Spinocerebellar degeneration (SCD) is a progressive ataxia disease that can affect the spine, the cerebellum, the nervous system and the muscles. Recently, many of the dominantly inherited ataxias have been renamed Spinocerebellar Ataxia or SCA. The SCAs are usually followed by a number which indicates that the ataxia is caused by a specific genetic defect. New subtypes are found each year based on ongoing genetic studies. We now distinguish more than 60 SCA subtypes. In general, the main features of the clinical presentation of the patient with SCA are family history suggestive of autosomal-dominant traits, adult onset, mostly between 30-50 years, cerebellar ataxia with signs and symptoms of extra-cerebellar involvement in the majorities of cases, slow progression resulting in progressive impairment and variable phenotypes within one family. The patients frequently reveal unsteadiness of gait associated with nystagmus. Brainstem and cerebellar lesions affect physiological eye movements, e.g., saccade, smooth pursuit and VOR suppression. For this, some of them visit the otolaryngologist at their first hospital visit. To distinguish the SCA diseases from other peripheral vestibular disorder, it is necessary for otolaryngologists to understand the characteristics of the SCA diseases.
I investigated the effectiveness of the immediate caloric test for acute vertigo cases. I was able to diagnose 21 (29.5%) cases of vestibular neuronitis immediately by performing a caloric test in 71 acute vertigo cases. I confirmed that as an effect of the steroid dosage on vestibular neuritis, the maximum slow phase velocity of the nystagmus significantly improved after the steroid dosage from the second week, and the obstacles to everyday life due to the vertigo using DHI (Dizziness Handicap Inventory) significantly improved from the fourth week. I made the first medical examination within 30 days from the onset and, for vestibular neuronitis cases in which treatment was started, the effect of the steroid treatment was significantly seen in all cases. I diagnosed vestibular neuronitis by performing a caloric test for the acute vertigo cases immediately, and starting treatment promptly was believed to be required.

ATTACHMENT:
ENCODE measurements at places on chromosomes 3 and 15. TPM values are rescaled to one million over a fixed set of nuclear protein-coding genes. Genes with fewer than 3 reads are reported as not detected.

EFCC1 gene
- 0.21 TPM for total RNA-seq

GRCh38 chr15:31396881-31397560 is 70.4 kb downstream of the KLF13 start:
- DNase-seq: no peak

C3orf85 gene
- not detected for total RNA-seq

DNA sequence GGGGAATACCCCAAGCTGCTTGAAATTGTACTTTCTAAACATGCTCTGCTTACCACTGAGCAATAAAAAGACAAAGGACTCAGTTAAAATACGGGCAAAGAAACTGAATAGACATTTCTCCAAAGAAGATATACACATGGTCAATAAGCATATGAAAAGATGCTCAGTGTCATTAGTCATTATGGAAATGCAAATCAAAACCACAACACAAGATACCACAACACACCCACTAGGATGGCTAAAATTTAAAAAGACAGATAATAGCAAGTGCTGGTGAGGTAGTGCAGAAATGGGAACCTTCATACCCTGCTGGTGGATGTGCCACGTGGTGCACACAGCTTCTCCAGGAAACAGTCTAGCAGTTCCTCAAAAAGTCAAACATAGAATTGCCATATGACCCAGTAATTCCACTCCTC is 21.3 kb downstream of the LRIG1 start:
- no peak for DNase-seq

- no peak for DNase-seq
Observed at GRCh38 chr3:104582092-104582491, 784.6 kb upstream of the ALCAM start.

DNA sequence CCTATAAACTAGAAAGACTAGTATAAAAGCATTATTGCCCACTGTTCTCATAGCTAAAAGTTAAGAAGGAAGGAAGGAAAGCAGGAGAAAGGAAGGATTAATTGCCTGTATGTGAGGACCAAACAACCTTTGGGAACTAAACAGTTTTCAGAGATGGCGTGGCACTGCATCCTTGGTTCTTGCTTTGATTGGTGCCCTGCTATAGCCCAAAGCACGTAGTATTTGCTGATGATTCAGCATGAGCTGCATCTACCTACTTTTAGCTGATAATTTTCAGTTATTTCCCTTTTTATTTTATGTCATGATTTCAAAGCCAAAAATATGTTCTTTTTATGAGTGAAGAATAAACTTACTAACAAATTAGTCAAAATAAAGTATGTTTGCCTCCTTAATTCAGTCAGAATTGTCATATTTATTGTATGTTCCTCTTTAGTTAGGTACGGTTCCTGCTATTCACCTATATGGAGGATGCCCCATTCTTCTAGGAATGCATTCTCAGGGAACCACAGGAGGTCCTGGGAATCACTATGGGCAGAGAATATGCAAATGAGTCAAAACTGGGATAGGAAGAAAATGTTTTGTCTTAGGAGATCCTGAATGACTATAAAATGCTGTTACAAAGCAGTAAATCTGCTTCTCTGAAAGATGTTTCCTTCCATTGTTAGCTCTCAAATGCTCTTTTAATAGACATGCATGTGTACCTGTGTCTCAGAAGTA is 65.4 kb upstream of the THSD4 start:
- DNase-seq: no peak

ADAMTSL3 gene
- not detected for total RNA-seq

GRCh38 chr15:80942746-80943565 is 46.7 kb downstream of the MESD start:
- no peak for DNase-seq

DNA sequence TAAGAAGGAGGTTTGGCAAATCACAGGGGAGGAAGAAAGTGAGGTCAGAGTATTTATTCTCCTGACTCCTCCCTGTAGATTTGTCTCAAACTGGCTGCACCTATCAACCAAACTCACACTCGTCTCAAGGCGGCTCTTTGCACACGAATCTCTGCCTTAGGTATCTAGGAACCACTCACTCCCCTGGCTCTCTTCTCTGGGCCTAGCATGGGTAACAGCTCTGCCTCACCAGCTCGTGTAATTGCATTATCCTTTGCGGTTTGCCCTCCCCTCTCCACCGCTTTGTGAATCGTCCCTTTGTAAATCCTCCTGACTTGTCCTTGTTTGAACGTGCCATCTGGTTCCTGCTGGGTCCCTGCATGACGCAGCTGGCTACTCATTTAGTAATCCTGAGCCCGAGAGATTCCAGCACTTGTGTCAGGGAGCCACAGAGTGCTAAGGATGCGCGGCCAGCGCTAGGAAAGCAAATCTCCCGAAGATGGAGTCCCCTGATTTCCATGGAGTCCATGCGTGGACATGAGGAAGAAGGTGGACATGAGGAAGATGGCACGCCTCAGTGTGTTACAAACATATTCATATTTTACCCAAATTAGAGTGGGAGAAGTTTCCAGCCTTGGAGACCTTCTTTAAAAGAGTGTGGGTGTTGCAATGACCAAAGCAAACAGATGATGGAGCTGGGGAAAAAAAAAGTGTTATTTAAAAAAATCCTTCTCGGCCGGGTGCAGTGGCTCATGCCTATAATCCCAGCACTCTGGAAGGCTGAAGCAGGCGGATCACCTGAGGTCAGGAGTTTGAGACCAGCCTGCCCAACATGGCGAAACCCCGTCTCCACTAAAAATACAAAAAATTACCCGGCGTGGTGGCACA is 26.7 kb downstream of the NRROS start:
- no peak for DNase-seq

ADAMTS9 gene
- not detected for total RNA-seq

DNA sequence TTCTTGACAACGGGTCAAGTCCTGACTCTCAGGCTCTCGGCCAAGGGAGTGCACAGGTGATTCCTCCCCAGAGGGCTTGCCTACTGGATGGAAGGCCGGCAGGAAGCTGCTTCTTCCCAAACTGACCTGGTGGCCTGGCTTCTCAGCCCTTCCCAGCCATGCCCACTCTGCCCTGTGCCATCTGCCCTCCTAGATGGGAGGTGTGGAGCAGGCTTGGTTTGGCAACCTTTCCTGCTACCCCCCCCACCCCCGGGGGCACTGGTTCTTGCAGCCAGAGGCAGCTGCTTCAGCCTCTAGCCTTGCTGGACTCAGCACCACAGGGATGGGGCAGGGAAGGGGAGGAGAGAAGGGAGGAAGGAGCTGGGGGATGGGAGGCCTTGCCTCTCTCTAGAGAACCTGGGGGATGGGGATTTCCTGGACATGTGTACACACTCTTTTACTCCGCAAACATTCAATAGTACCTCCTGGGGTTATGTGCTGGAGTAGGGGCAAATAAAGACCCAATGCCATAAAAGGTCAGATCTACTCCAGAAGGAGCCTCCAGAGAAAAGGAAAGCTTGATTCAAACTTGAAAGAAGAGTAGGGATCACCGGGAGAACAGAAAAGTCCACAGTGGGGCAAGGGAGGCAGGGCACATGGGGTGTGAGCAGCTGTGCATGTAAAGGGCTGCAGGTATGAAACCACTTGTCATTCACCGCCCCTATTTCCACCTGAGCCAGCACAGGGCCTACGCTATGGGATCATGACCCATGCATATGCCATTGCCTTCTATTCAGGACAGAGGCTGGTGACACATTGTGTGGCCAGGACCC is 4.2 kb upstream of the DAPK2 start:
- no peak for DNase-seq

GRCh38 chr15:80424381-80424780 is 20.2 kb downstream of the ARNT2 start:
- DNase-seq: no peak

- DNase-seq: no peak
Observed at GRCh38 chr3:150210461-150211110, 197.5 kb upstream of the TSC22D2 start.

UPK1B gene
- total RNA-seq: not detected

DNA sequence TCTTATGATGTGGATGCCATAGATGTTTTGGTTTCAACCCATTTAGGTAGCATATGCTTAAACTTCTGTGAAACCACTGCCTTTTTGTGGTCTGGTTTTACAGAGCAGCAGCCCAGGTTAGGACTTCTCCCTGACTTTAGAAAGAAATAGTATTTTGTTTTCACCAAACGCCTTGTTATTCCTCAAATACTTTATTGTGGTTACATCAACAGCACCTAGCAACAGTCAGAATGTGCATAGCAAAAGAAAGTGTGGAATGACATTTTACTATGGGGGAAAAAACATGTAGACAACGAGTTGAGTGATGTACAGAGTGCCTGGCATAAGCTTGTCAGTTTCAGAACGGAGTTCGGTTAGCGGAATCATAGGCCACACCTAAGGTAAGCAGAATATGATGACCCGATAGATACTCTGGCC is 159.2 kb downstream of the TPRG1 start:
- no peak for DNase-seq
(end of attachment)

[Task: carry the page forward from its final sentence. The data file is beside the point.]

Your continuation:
To maintain an upright standing posture, voluntary control is indispensable together with regulation by the postural reflexes and cooperative movements controlled by the cerebellum and basal ganglia. We developed a new method for frequency analysis of the sway of the center of gravity in a standing posture (i.e. peak-area frequency spectrum analysis) and previously reported on the properties of the spectrum related to the posture regulation mechanism. In this study, we attempted to examine the characteristics of voluntary control using this method. The experimental conditions and the results are as follows. A Natural quiet standing. The subjects comprised 8 healthy adults ranging in age from 25 to 57. The spectrum showed power-law distribution of different slopes (value of scaling exponent) in the low frequency band (0.01～1Hz) and the high frequency band (1～5Hz). The difference in the slope shows that the system which acts on postural control is different in both bands. Based on previous studies, it is conceivable that sway in the low frequency depends on the regulation of the visual and vestibular system, and sway in the high frequency depends on regulation of the spinal proprioceptive system. B Standing straight while actively shaking the body. The subjects comprised 9 healthy adults ranging in age from 22 to 78. 1) The locus of center of gravity of the body (stabilogram) tended to show a circular pattern. 2) The area-frequency spectrum showed that distribution of the low frequency band indicated the same slope as distribution of the high frequency band. In voluntary body sway, regulation by the spinal proprioceptive system plays the leading role even in the low frequency band. 3) In the elderly, the spectrum showed an age-related abnormality. These findings suggest the failure of posture control by the basal ganglia precedes voluntary movement.